The UK, the world and financial markets have now had five days to digest the British electorate’s vote to leave the EU and its impact on UK and global asset prices.
So far Sterling and Japanese and European equity markets have borne the brunt of the initial shock, while the FTSE is down only 3.3% since Thursday and most major and emerging market currencies have been reasonably well behaved (see Figure 1).
But there are still far many more questions than answers and the situation remains extremely fluid.
For starters there is no precedent for a country leaving the EU and thus no clear-cut rulebook to rely on. The government has limited institutional capacity to start negotiations with the UK’s 27 EU partners until Article 50 of the Lisbon Treaty is triggered and no timeline has been provided for when this will happen (assuming it is triggered at all).
Perhaps unsurprisingly given the mammoth task ahead, the Leave campaign leaders have been very short on specifics regarding the mechanics and timing of the UK’s exit from the EU, the likely shape of future trade treaties and national policies such as immigration. Prime Minister Cameron’s de-facto resignation and wholesale changes in personnel in the opposition Labour Party are adding to the head-scratching.
Moreover, it is not one country seeking to leave the EU, but a union of four countries – England, Wales, Scotland and Northern Ireland – which further complicates matters as both Scotland and Northern Ireland seem intent on remaining part of the EU and potentially breaking free from the UK.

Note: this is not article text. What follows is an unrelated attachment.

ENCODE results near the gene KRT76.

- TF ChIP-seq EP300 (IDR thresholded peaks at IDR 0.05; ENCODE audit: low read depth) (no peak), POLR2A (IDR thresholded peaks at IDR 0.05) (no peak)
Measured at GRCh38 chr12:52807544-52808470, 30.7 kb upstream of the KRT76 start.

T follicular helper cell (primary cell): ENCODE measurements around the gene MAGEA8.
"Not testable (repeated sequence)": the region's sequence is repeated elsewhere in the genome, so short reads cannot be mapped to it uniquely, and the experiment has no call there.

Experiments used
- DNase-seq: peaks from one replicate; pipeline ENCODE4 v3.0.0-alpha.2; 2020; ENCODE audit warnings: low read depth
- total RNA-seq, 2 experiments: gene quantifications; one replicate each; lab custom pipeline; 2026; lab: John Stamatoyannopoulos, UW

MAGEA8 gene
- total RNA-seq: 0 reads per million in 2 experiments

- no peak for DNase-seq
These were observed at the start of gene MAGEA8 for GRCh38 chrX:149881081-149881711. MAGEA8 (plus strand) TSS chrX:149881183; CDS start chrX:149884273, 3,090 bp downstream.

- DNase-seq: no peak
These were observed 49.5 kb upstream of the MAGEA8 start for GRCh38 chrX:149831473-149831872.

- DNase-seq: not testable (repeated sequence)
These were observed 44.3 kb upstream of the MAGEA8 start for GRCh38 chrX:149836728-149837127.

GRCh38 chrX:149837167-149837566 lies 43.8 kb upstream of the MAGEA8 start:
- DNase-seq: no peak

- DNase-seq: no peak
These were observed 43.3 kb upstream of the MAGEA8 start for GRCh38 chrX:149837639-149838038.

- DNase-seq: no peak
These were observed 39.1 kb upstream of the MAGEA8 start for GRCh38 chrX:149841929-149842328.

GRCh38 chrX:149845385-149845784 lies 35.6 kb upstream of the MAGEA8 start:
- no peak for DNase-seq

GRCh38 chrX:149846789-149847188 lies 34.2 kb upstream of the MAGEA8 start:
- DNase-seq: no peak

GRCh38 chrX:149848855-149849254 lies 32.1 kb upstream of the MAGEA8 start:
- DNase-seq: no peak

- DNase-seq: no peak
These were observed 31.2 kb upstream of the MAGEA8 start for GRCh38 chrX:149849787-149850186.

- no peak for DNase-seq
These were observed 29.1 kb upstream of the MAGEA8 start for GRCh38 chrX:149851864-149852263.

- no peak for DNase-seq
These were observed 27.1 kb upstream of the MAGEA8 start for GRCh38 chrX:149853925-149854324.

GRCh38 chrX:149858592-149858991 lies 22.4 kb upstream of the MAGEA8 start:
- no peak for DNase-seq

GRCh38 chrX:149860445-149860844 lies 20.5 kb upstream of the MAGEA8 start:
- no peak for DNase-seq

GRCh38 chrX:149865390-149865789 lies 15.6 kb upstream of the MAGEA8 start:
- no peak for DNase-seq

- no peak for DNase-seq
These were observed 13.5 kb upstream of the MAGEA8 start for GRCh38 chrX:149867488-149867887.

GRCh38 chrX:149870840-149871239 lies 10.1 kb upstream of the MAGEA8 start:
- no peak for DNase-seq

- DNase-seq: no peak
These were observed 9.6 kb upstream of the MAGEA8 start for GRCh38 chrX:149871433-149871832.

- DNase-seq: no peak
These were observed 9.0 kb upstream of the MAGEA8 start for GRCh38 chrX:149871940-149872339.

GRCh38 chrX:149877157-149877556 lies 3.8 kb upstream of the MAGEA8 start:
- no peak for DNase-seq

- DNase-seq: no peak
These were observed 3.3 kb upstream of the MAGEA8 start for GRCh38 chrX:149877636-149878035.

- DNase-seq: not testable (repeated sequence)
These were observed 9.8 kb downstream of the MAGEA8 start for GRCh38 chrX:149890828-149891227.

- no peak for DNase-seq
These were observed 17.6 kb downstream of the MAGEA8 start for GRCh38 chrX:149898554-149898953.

At this point in time, all we can do is take stock of what we know (or at least we think we know) and what we don’t know (but can tentatively try to forecast).
I would conclude, as I did in Europe – the Final Countdown (21 June 2016), that the many layers of political, legal, economic and financial uncertainty are likely to keep UK investment, consumption and employment, as well as Sterling on the back-foot for months to come. Financial market volatility is also likely to remain elevated in coming weeks.
In this context the US Federal Reserve is likely to keep rates on hold in coming months and the European Central Bank can probably afford to do little for the time being. The Bank of England is likely to seriously contemplate cutting its policy rate while the Bank of Japan will be under renewed pressure to curb soaring Yen strength.
Of course, British policy-makers and business associations have come out and said the right things in order to limit the carnage and contagion. But they have far more limited room to reflate the economy and fade gyrations in financial markets than they did during the 2008-2009 great financial crisis. They are not in control at this juncture and it is not obvious who is.
Read my full article where I look at the potential consequences of Brexit.